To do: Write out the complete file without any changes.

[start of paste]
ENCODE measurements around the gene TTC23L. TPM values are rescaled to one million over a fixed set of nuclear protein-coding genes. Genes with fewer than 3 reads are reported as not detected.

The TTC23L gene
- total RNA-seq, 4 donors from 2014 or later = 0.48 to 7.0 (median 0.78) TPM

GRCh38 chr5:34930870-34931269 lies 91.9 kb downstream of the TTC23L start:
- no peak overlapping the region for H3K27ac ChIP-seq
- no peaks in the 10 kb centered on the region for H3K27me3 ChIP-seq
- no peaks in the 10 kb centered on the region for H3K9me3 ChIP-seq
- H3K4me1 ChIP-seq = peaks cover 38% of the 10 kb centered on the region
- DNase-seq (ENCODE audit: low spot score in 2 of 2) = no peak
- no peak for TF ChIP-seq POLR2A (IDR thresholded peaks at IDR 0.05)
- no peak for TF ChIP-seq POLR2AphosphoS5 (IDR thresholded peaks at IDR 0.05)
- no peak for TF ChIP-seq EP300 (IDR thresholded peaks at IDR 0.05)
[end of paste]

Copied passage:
ENCODE measurements around the gene TTC23L. TPM values are rescaled to one million over a fixed set of nuclear protein-coding genes. Genes with fewer than 3 reads are reported as not detected.

The TTC23L gene
- total RNA-seq, 4 donors from 2014 or later = 0.48 to 7.0 (median 0.78) TPM

GRCh38 chr5:34930870-34931269 lies 91.9 kb downstream of the TTC23L start:
- no peak overlapping the region for H3K27ac ChIP-seq
- no peaks in the 10 kb centered on the region for H3K27me3 ChIP-seq
- no peaks in the 10 kb centered on the region for H3K9me3 ChIP-seq
- H3K4me1 ChIP-seq = peaks cover 38% of the 10 kb centered on the region
- DNase-seq (ENCODE audit: low spot score in 2 of 2) = no peak
- no peak for TF ChIP-seq POLR2A (IDR thresholded peaks at IDR 0.05)
- no peak for TF ChIP-seq POLR2AphosphoS5 (IDR thresholded peaks at IDR 0.05)
- no peak for TF ChIP-seq EP300 (IDR thresholded peaks at IDR 0.05)